I met Ágatha last year when I decided to enroll in a master’s degree.
You already know how that turned out, and as I’ve said before, the people I was lucky enough to meet, are the most precious gain from that experience. One such person is Ágatha Kretli, a badass freelancer who does illustration and design.
I decided to interview her to know her opinion, not only on design, but also about illustration, formal education, freelance life, and a couple of other things.
1. Tell me about your journey and why did you decide to come to Portugal.
I’m Brazilian from the state of Minas Gerais, and I’ve always been into creating things in all possible forms.
In school, since very early, I was the girl that was always drawing. Then, when I had to choose my profession, Graphic Design seemed like the perfect choice.
I graduated from a College, in the interior of my state, and right after that, I went to look for work in the capital.
Now I realize how unprepared I was for the market, even though I got an amazing theoretical education.
I had little knowledge of software and never worked with a Mac. But the willingness to thrive was immense. I took every chance I was given, learned a lot, cried, and got desperate a lot.
I was lucky and honored to meet amazing people who kept me motivated, and I managed to get in one of the best companies in my state. It was there that my real training started. I worked in that place for four years, but personal reasons made me change cities and start over as a freelancer.
Portugal happened in a very unexpected way.
I used to live with my husband in a small city, where he was doing his master’s degree.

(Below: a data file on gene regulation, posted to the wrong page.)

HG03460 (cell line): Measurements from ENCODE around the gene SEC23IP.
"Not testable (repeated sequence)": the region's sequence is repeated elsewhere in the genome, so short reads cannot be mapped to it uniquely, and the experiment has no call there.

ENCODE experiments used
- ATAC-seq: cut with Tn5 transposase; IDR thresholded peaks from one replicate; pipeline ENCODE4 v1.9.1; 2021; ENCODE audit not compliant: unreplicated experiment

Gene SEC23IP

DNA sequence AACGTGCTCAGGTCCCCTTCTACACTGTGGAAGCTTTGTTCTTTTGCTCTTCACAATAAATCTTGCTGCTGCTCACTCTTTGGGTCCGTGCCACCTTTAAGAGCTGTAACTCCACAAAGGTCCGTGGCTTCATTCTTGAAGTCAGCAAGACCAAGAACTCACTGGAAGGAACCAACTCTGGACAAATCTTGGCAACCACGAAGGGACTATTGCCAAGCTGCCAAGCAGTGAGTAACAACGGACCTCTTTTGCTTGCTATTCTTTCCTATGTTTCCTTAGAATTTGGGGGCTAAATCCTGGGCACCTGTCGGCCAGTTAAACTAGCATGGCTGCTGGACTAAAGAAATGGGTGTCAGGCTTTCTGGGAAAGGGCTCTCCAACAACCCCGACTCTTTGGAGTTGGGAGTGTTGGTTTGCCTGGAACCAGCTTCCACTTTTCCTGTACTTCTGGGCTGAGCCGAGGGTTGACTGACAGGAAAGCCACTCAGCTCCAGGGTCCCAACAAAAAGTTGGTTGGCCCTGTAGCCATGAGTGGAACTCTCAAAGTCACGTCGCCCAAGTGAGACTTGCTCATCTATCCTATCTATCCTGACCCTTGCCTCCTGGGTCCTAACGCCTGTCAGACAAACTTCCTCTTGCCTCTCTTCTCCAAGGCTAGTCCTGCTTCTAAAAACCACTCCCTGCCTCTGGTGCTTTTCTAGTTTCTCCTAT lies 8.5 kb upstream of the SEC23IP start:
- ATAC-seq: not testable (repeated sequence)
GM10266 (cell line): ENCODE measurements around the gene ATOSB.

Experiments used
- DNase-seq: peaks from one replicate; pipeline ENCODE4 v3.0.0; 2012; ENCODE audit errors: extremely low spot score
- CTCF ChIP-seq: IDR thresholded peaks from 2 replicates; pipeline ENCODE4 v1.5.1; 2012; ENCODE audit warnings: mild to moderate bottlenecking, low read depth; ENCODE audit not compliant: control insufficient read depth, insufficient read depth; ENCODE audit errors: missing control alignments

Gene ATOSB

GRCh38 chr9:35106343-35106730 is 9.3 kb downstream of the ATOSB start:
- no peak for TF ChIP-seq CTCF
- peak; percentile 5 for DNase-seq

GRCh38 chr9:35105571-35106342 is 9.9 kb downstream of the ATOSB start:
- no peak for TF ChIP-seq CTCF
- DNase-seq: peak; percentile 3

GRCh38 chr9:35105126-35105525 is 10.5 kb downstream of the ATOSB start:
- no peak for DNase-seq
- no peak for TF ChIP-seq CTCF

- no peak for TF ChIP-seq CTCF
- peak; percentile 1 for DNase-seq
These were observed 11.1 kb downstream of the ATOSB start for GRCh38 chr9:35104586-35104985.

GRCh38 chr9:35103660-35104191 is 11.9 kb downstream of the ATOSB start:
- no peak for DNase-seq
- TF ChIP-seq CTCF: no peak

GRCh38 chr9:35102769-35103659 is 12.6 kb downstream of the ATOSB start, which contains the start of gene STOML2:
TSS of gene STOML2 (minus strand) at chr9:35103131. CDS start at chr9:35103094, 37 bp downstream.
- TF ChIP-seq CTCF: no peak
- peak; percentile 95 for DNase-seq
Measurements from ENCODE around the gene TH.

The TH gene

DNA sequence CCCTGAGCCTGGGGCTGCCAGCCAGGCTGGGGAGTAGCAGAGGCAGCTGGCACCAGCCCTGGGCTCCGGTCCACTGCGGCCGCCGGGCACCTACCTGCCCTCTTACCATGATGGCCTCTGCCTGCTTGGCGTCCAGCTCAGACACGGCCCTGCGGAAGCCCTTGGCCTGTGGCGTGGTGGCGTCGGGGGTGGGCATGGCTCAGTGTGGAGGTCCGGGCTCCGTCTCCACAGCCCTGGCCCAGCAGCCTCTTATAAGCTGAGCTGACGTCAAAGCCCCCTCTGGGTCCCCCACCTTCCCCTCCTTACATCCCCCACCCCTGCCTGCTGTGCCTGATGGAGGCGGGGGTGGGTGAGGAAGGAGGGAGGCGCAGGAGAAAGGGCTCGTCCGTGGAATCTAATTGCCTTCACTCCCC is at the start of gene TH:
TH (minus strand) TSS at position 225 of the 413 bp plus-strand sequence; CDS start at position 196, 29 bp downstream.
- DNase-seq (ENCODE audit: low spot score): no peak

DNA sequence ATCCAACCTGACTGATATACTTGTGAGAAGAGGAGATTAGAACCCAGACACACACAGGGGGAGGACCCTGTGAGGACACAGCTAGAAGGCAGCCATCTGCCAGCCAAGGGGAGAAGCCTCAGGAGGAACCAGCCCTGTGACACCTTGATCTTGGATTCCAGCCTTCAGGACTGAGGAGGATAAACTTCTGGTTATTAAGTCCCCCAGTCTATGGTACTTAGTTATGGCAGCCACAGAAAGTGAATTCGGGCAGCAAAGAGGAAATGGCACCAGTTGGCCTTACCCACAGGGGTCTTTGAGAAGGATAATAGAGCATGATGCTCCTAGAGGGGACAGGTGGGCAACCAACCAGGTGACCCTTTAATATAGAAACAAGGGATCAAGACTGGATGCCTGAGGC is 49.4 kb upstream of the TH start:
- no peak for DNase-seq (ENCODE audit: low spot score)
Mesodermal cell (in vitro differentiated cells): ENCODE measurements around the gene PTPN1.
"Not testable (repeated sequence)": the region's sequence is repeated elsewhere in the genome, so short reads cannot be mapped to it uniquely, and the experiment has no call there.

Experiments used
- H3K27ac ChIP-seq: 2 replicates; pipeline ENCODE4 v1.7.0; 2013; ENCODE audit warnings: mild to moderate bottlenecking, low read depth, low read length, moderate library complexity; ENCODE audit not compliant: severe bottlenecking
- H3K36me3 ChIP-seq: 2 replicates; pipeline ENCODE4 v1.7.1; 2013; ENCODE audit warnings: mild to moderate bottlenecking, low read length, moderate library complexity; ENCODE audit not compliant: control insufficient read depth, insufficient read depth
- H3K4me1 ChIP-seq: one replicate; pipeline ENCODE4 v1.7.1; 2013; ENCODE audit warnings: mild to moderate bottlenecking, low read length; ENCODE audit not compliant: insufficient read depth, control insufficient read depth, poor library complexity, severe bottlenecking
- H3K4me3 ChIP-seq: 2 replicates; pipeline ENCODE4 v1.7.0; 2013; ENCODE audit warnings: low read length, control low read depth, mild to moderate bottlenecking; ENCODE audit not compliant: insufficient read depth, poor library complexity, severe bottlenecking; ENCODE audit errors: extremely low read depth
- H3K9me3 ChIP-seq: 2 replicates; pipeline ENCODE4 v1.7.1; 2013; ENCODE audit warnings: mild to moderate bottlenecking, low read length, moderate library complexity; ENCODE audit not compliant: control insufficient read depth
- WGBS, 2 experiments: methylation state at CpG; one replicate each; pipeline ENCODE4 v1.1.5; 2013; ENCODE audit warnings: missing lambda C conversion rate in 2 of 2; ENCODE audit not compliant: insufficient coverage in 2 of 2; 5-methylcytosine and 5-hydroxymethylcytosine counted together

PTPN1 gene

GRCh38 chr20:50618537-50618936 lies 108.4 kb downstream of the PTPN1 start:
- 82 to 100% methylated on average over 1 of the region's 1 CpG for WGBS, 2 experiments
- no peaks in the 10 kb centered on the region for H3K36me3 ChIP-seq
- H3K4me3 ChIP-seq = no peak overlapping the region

It was a very productive period because I came in contact with artisanal work – such as embroidering. Yet, I reached a point where I felt anxious to experience something new. I think it was the 30’s year-old crisis (smiles).
Meanwhile, since he was already looking into his Ph.D., we started looking at several places in the world, because we wanted to have an experience abroad. We end up coming here.
2. When and why did you realize that you wanted to have a career in design?
I ask myself that question every day (smile). I’ve tried to keep my distance from design. I’ve wanted to migrate towards a more artistic and authorial life, so I believed that illustration was going to replace graphic design in my heart.
But I enjoy the project, planning, and goals in design projects. When I wasn’t doing those things in illustration, I felt a sense of loss in my journey. It was then that I realized it’s a universe of opportunities, and I understood that is possible to be whatever I want inside this profession.
3. In your opinion, studying design in College is important to be a good designer?
Yes and no. To me, it was important because it gave me a direction. It has shown me a way that maybe would take me a lot to find. But, at the same time, it’s not even 30% of what you’re going to need to become a good designer.